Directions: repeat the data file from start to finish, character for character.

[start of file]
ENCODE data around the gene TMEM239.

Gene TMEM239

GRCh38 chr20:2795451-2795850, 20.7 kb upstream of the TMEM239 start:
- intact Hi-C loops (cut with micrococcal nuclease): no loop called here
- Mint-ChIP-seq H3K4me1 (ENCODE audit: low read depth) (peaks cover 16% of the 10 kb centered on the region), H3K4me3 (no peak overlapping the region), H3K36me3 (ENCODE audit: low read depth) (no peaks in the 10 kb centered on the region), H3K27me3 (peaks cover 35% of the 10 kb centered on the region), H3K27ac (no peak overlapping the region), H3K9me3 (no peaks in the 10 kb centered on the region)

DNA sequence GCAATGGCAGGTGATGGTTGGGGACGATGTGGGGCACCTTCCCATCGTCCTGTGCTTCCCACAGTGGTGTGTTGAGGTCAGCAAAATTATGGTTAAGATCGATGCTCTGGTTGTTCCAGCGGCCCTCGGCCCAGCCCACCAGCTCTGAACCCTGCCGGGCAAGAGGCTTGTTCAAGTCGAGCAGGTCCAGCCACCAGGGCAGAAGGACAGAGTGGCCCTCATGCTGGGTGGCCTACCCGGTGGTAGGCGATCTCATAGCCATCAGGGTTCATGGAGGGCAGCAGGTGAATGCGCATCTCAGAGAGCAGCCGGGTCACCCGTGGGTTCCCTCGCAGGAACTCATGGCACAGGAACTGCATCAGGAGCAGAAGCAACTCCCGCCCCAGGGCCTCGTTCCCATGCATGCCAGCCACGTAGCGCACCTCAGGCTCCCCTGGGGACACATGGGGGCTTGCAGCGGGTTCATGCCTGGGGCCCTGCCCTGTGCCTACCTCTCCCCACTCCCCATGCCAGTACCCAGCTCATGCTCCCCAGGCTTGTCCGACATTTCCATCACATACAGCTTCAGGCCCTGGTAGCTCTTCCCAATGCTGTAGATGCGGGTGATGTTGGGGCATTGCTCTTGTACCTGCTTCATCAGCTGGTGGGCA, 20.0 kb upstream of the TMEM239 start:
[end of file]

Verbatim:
ENCODE data around the gene TMEM239.

Gene TMEM239

GRCh38 chr20:2795451-2795850, 20.7 kb upstream of the TMEM239 start:
- intact Hi-C loops (cut with micrococcal nuclease): no loop called here
- Mint-ChIP-seq H3K4me1 (ENCODE audit: low read depth) (peaks cover 16% of the 10 kb centered on the region), H3K4me3 (no peak overlapping the region), H3K36me3 (ENCODE audit: low read depth) (no peaks in the 10 kb centered on the region), H3K27me3 (peaks cover 35% of the 10 kb centered on the region), H3K27ac (no peak overlapping the region), H3K9me3 (no peaks in the 10 kb centered on the region)

DNA sequence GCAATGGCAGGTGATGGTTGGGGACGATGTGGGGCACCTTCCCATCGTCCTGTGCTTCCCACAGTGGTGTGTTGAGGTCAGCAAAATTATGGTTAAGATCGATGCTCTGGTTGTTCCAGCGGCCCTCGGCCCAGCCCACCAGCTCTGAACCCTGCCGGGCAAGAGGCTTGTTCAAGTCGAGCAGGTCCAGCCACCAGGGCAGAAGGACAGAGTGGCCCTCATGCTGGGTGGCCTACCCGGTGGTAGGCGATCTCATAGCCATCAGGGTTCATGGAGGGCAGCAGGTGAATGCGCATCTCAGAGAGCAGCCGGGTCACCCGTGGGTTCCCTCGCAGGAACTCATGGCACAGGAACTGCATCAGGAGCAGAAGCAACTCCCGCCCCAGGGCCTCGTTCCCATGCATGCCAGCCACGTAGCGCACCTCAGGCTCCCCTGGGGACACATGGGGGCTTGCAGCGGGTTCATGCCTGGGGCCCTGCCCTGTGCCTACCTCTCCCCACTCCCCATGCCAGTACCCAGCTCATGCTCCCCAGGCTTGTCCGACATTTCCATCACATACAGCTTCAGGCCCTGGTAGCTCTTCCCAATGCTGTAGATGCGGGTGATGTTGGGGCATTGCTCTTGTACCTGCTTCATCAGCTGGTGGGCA, 20.0 kb upstream of the TMEM239 start: